Each of the major publickey protocols used in ecommerce today depends
on a procedure which is easy to do but difficult to undo. In RSA, the most
widely used cryptosystem, the procedure is multiplying two large
primes; and the inverse procedure is factoring a large integer into a
product of primes. Factoring has long been thought to be hard, but
this is not known for sure. If it turns out that there is an easy way
to factor, then RSA will not be secure.
The same consideration applies to the new cryptosystems proposed as
improvements on RSA. In each case there is a procedure is
relatively easy and the inverse procedure is supposed to be very
difficult. However, up till now there has been no suitable way to
measure the difficulty.
For example public key cryptosystems [1,2,6] based on the socalled conjugacy search problem
and its generalizations from combinatorial group theory have
generated interest (see the surveys [4,8,9]). These ideas have been implemented in a
cryptosystem which has been patented and is in commercial use.
However, a recently discovered heuristic method for solving the
inverse procedure shows that this cryptosystem is not
secure [7].
It would be desirable to have a systematic way of testing the
difficulty procedures before they are incorporated into cryptosystems.
The usual approaches to evaluating the difficulty of a problem employ
worst case complexity and average complexity. But a problem can have
very high worst case complexity and yet be extremely easy almost all
the time. The same consideration applied
to average case complexity.
A suitable notion of complexity, generic complexity, emerged recently
in combinatorial group theory. Generic complexity might be a better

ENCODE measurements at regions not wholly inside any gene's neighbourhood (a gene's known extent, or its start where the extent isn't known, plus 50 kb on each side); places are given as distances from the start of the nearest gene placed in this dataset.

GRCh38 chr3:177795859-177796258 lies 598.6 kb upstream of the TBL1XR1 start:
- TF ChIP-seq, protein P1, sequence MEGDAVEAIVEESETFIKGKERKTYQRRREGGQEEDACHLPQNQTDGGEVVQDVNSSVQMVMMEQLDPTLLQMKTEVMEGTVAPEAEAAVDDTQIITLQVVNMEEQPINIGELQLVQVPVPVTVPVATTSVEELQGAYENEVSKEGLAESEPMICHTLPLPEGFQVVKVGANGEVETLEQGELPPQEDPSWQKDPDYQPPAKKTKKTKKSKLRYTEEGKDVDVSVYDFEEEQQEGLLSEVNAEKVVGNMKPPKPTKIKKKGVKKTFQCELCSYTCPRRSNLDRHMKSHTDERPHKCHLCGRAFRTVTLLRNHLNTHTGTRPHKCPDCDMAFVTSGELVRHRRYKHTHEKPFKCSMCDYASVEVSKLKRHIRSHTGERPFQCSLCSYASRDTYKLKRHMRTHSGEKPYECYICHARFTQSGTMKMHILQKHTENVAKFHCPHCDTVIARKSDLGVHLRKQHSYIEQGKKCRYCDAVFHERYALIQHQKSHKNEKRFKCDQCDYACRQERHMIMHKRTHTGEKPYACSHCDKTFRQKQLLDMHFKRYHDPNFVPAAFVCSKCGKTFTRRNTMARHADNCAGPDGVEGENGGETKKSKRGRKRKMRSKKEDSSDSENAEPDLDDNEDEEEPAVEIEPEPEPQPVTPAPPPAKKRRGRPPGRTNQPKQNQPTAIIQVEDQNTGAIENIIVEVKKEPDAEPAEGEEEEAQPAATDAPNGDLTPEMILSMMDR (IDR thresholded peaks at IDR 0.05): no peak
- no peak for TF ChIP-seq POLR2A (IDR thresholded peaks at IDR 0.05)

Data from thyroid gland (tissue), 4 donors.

way of measuring the complexity of algebraic problems and hence the
security of cryptosystems.
Click here for a more detailed discussion.
References:

M. Anshel, et.al.,
Method and apparatus for cryptographically secure
algebraic key establishment protocols based on monoids (United States
Patent 6,493,449, December 10, 2002).

I. Anshel, M. Anshel, D. Goldfeld, An algebraic method for
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A.Borovik, A. G. Myasnikov, and V.Remeslennikov,
Multiplicative measures on free groups, Internat. J. Algebra
and Comput. 13 (2003), 705732.

P. Dehornoy, Braidbased cryptography, Contemp. Math., Amer.
Math. Soc., to appear.

I.Kapovich, A.Myasnikov, P.Schupp and V.Shpilrain,
Genericcase complexity, decision problems in group theory and
random walks, J. Algebra 264 (2003), 665694.

K. H. Ko, S. J. Lee, J. H. Cheon, J. W. Han, J. Kang, C. Park,
New publickey cryptosystem using braid groups,
Advances in cryptologyCRYPTO 2000 (Santa Barbara, CA), 166183,
Lecture Notes in Comput. Sci. 1880, Springer, Berlin, 2000.

A. Myasnikov, V. Shpilrain, A. Ushakov, A practical attack on some
braid group based cryptographic protocols, preprint.

V. Shpilrain, Assessing security of some
group based cryptosystems, Contemp. Math., Amer. Math. Soc., to
appear.

V. Shpilrain and G. Zapata, Combinatorial
group theory and public key cryptography, preprint.